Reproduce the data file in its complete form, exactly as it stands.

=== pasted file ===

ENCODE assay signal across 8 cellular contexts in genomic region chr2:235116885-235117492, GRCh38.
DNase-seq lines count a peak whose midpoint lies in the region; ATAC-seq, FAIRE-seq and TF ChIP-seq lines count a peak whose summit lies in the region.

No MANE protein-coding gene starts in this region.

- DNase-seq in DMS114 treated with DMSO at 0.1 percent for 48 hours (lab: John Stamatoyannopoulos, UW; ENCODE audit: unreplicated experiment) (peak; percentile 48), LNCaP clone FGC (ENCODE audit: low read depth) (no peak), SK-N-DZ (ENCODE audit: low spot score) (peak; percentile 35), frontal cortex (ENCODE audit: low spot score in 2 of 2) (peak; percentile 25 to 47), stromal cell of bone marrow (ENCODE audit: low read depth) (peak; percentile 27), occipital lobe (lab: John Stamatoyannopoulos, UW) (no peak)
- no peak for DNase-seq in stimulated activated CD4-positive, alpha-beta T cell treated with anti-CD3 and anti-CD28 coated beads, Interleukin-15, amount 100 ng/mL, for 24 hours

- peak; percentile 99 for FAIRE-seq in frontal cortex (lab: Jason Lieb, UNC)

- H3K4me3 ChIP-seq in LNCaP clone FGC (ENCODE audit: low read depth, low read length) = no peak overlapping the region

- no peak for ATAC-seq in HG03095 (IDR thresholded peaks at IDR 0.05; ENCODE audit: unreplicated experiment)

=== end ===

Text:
ENCODE assay signal across 8 cellular contexts in genomic region chr2:235116885-235117492, GRCh38.
DNase-seq lines count a peak whose midpoint lies in the region; ATAC-seq, FAIRE-seq and TF ChIP-seq lines count a peak whose summit lies in the region.

No MANE protein-coding gene starts in this region.

- DNase-seq in DMS114 treated with DMSO at 0.1 percent for 48 hours (lab: John Stamatoyannopoulos, UW; ENCODE audit: unreplicated experiment) (peak; percentile 48), LNCaP clone FGC (ENCODE audit: low read depth) (no peak), SK-N-DZ (ENCODE audit: low spot score) (peak; percentile 35), frontal cortex (ENCODE audit: low spot score in 2 of 2) (peak; percentile 25 to 47), stromal cell of bone marrow (ENCODE audit: low read depth) (peak; percentile 27), occipital lobe (lab: John Stamatoyannopoulos, UW) (no peak)
- no peak for DNase-seq in stimulated activated CD4-positive, alpha-beta T cell treated with anti-CD3 and anti-CD28 coated beads, Interleukin-15, amount 100 ng/mL, for 24 hours

- peak; percentile 99 for FAIRE-seq in frontal cortex (lab: Jason Lieb, UNC)

- H3K4me3 ChIP-seq in LNCaP clone FGC (ENCODE audit: low read depth, low read length) = no peak overlapping the region

- no peak for ATAC-seq in HG03095 (IDR thresholded peaks at IDR 0.05; ENCODE audit: unreplicated experiment)